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New Indian Indie Radio Station To Go Online

Floated by students from IIT Mumbai, Be The Change Radio will showcase music by Indian bands

Sharin Bhatti Jul 09, 2012
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Bored of pop-oriented programming on Indian radio stations, a group of friends from IIT Mumbai have started an online radio station to showcase and catalogue music by Indian bands. Called Be The Change Radio (BC Radio), the online station will go live on July 15th. Listeners can log on to listen to live streams, podcasts featuring interviews with bands and organizers, and create their own playlists as well.

“The station will start off by playing three genre-based playlists encompassing rock, jazz and electronica,” says Kastub Pandey, a final year BTech Chemical Engineering student of IIT Mumbai. The station will change the order of the songs based on their popularity. Pandey, a co-founder of BC Radio set up the station along with fellow students, Dhruv Joshi, Saurabh Agarwal and Kritin Joshi. The four have been organizing the music competition, Livewire, at Mood Indigo, the annual festival at IIT Mumbai and are also part of a college rock band named Greenwood.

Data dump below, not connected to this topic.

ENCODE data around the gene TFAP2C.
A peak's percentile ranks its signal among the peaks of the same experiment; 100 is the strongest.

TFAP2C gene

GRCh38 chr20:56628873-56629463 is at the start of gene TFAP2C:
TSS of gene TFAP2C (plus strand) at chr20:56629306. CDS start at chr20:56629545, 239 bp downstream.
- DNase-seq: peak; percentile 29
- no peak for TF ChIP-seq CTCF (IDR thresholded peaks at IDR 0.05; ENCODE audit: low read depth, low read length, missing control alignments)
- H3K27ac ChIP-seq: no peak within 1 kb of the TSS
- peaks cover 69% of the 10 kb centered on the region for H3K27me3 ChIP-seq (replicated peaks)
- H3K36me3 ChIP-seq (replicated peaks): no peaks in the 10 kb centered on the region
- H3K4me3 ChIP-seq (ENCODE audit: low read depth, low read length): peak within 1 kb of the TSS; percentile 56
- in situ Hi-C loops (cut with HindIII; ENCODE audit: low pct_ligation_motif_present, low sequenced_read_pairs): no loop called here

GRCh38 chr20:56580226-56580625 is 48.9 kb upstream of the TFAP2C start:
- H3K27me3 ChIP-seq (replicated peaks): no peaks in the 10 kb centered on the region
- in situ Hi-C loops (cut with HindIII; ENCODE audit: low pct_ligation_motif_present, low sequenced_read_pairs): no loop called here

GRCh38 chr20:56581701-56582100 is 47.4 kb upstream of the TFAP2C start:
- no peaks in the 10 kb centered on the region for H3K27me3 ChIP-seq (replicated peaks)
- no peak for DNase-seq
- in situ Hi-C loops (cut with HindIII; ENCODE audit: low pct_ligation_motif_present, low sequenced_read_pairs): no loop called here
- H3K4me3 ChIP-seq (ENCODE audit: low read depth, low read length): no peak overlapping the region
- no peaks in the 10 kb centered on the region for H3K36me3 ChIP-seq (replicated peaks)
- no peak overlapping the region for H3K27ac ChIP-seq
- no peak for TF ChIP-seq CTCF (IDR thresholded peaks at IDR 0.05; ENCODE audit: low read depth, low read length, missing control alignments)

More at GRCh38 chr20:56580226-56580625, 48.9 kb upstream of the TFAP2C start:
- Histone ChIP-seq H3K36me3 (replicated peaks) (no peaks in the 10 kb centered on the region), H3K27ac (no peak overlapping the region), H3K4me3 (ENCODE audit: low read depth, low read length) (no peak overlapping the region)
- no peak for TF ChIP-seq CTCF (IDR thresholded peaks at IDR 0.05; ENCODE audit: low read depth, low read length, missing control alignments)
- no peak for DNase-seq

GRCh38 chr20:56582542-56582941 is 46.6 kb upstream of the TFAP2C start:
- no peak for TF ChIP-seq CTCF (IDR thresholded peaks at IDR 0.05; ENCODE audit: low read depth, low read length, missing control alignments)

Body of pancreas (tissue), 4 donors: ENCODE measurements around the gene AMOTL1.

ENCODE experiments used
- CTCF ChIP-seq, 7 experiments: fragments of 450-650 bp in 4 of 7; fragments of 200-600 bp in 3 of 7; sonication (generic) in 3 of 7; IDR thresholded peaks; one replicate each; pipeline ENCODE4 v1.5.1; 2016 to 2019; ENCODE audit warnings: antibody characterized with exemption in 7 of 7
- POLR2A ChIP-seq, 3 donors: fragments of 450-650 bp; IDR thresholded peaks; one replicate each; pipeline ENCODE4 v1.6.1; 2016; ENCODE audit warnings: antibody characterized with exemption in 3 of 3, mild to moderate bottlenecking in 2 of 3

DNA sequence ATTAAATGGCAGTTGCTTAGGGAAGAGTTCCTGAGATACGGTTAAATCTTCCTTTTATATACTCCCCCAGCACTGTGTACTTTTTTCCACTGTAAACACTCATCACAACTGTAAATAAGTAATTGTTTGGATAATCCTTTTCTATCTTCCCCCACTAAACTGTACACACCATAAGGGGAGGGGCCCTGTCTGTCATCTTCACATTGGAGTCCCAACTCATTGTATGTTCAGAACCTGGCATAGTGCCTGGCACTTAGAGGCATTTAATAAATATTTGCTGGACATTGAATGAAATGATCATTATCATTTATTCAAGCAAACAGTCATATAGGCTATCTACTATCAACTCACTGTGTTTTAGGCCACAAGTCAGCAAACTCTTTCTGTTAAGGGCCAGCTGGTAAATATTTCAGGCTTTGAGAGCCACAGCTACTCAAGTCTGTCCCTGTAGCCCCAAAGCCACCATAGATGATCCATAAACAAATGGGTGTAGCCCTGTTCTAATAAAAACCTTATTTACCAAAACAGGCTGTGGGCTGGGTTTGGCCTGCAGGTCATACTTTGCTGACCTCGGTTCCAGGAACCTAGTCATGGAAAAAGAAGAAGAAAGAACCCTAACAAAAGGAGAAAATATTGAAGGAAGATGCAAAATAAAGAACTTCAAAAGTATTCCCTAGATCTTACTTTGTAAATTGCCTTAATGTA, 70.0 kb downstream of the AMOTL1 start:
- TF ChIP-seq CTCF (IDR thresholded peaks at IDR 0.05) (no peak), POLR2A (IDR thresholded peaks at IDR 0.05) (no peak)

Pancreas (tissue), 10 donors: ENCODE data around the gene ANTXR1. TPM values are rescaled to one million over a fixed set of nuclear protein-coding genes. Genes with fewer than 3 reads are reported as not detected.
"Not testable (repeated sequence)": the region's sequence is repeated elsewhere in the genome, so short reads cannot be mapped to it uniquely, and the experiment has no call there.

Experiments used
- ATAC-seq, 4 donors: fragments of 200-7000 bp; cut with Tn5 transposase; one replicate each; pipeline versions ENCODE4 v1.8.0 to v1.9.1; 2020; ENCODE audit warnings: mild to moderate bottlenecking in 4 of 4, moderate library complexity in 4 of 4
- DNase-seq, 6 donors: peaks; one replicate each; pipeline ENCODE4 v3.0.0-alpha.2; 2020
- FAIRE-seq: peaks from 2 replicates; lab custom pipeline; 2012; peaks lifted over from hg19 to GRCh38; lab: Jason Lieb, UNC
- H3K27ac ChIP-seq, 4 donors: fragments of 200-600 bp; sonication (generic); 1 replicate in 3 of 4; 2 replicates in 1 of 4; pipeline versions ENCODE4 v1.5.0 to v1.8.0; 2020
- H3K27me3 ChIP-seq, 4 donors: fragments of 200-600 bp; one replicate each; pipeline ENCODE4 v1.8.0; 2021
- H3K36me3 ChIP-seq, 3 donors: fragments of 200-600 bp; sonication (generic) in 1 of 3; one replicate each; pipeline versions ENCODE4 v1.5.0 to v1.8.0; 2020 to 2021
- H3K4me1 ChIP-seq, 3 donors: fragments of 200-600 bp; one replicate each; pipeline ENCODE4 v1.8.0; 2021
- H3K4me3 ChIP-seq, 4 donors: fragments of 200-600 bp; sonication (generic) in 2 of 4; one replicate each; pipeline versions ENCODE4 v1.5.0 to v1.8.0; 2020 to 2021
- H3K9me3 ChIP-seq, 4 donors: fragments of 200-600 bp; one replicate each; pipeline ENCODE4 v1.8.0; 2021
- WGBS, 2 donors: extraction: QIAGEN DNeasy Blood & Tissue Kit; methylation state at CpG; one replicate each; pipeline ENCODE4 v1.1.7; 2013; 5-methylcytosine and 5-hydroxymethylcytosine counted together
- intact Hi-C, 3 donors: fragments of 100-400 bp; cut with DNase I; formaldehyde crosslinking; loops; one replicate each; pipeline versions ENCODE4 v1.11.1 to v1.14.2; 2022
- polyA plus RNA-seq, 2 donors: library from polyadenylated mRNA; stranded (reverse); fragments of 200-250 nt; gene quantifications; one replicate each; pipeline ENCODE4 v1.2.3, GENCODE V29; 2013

Dhruv, Kastub, Saurabh and Kritin (clockwise from top left)

The current catalogue of artists includes music by bands like Parikrama, Something Relevant, Demonic Resurrection, Skyharbor, Noiseware, Swarathma, Baiju Dharmajan and Them Clones. The idea, Pandey says, was born to bring Indian rock to the masses. “No Indian band has their music catalogued for radio. The only people who ever hear of them are the ones who consciously go and look for these bands online or at gigs.” Pandey further adds that the radio station will offer a platform for both streaming and discovery of new music by Indian bands.

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Whether BC Radio will be able to provide the listener a unique music experience remains to be seen since venues such as Blue Frog and Opus have their own audio streaming channels on their websites where they play music by various artists who have performed there. Websites like Grooveshark, SoundCloud, Bandcamp and thesixtyone also have streaming plug ins where music is classified according to mood and genre. “We are aiming at helping listeners discover new music according to the stuff they listen to. If you say Demonic Resurrection, then we will recommend similar sounding Indian artists we think you might like,” says Pandey.

Besides streaming shows and music, Pandey and his team at BC Radio also plan to organize events at various music-friendly venues across the country. Last week, BC Radio live streamed a dummy playlist at Le Rock Café, Bengaluru. Pandey adds that the live streams will become a consistent feature. “The country is more ready now than it has ever been for live music and we want to cash in on that,” says Pandey.

Be The Change Radio will be available here 

 

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